OCEANSIDE — Plans for 32 apartments on North Weitzel Street will provide more than housing for families, they will give low-income working families a hand up.
The development plan and conditional use permit for the affordable housing units to be built on city land with a 55 year lease agreement received a 4-1 vote of approval on Wednesday.
The soon to be built Weitzel Street Apartments are part of the Solutions for Change 1,000 day program that leads homeless families to self sufficiency. The step-by-step program includes intensive training, employment and permanent housing.
Five hundred days into the program, participants gain employment and move into permanent housing with their families, while they complete the rest of the program. The planned apartments provide that housing.
The benefits of the program, and positive impacts of other managed affordable housing within the city were shared during the meeting.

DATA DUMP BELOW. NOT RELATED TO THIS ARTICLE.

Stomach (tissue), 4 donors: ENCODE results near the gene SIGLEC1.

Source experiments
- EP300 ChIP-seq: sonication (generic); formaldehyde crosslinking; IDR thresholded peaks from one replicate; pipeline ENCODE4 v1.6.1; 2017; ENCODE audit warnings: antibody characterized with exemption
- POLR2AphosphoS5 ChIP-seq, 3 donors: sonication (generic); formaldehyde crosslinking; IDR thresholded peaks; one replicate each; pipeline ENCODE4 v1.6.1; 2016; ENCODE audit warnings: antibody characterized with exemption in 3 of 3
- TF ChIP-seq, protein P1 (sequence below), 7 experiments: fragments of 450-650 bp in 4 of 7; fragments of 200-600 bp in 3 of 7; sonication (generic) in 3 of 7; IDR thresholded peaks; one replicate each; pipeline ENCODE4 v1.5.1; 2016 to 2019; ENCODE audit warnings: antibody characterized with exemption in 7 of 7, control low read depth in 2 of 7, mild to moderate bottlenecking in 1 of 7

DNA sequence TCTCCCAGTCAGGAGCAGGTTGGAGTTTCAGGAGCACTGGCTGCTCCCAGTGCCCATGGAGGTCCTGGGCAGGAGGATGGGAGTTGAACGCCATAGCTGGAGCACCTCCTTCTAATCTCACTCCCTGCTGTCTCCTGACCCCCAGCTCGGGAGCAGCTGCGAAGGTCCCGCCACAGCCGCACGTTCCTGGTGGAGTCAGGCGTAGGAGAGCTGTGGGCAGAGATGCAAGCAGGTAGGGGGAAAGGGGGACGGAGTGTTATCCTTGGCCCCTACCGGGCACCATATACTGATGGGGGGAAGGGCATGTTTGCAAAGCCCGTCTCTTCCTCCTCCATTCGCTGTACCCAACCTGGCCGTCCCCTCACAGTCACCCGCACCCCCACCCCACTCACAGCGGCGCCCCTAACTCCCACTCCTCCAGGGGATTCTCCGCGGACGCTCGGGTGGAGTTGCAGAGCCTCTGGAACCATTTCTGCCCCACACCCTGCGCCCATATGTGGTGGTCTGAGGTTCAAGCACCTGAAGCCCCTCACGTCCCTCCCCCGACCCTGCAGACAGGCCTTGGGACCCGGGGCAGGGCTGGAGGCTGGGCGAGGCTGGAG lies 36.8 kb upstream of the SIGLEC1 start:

“Affordable housing projects are the nicest, best managed housing in Oceanside,” Margery Pierce, city neighborhood services director, said.
Councilman Jack Feller said he was previously skeptical of city affordable housing projects, but has come to see the benefits. He gave Solutions for Change kudos for their positive work.
Councilwoman Esther Sanchez cast the only no vote. She said she supports affordable housing, but questioned if the apartments “crammed into” the three-quarter acre site adjacent to Interstate 5 would provide sufficient parking, and outdoor space for kids.
“We still need to care about the quality of life for families,” Sanchez said.
Three residents also voiced concerns about the impact the project could have on already overcrowded area parking and crime.
Project representatives said parking and outdoor space exceed what is required. Plans include 49 below ground parking spaces, and an outdoor plaza with a barbecue area and tot lot. There is also a shared community room and lobby.
The size, scale and density of the planned three-story apartments are similar to surrounding buildings.
Dennis Bone, Solutions for Change chief program officer, said a manager would live on site, check on residents, and work with the local Neighborhood Watch group to ensure the area is crime free.
The approved apartment project is securing final funding for construction, and is expected to break ground next year.